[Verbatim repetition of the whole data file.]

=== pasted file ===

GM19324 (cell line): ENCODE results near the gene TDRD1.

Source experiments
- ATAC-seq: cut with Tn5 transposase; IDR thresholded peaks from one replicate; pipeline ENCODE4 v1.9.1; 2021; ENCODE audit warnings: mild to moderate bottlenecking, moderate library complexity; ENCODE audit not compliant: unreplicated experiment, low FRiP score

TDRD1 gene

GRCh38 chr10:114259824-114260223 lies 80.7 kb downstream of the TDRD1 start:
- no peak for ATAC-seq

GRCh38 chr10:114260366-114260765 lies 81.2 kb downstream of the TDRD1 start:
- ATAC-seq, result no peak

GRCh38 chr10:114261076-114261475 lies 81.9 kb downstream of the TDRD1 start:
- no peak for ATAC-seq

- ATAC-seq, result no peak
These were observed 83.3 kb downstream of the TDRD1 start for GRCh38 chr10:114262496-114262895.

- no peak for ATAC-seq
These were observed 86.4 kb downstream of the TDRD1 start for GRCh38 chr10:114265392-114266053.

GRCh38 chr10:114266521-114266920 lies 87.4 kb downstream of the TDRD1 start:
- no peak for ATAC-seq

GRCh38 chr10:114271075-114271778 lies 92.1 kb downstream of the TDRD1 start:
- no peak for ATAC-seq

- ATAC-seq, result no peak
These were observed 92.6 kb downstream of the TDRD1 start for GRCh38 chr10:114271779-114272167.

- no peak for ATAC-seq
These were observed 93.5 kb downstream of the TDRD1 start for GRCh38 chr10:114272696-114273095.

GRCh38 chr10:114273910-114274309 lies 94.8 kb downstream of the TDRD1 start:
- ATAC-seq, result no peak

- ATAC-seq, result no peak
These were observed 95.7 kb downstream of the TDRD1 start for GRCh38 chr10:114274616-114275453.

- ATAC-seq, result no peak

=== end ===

GM19324 (cell line): ENCODE results near the gene TDRD1.

Source experiments
- ATAC-seq: cut with Tn5 transposase; IDR thresholded peaks from one replicate; pipeline ENCODE4 v1.9.1; 2021; ENCODE audit warnings: mild to moderate bottlenecking, moderate library complexity; ENCODE audit not compliant: unreplicated experiment, low FRiP score

TDRD1 gene

GRCh38 chr10:114259824-114260223 lies 80.7 kb downstream of the TDRD1 start:
- no peak for ATAC-seq

GRCh38 chr10:114260366-114260765 lies 81.2 kb downstream of the TDRD1 start:
- ATAC-seq, result no peak

GRCh38 chr10:114261076-114261475 lies 81.9 kb downstream of the TDRD1 start:
- no peak for ATAC-seq

- ATAC-seq, result no peak
These were observed 83.3 kb downstream of the TDRD1 start for GRCh38 chr10:114262496-114262895.

- no peak for ATAC-seq
These were observed 86.4 kb downstream of the TDRD1 start for GRCh38 chr10:114265392-114266053.

GRCh38 chr10:114266521-114266920 lies 87.4 kb downstream of the TDRD1 start:
- no peak for ATAC-seq

GRCh38 chr10:114271075-114271778 lies 92.1 kb downstream of the TDRD1 start:
- no peak for ATAC-seq

- ATAC-seq, result no peak
These were observed 92.6 kb downstream of the TDRD1 start for GRCh38 chr10:114271779-114272167.

- no peak for ATAC-seq
These were observed 93.5 kb downstream of the TDRD1 start for GRCh38 chr10:114272696-114273095.

GRCh38 chr10:114273910-114274309 lies 94.8 kb downstream of the TDRD1 start:
- ATAC-seq, result no peak

- ATAC-seq, result no peak
These were observed 95.7 kb downstream of the TDRD1 start for GRCh38 chr10:114274616-114275453.

- ATAC-seq, result no peak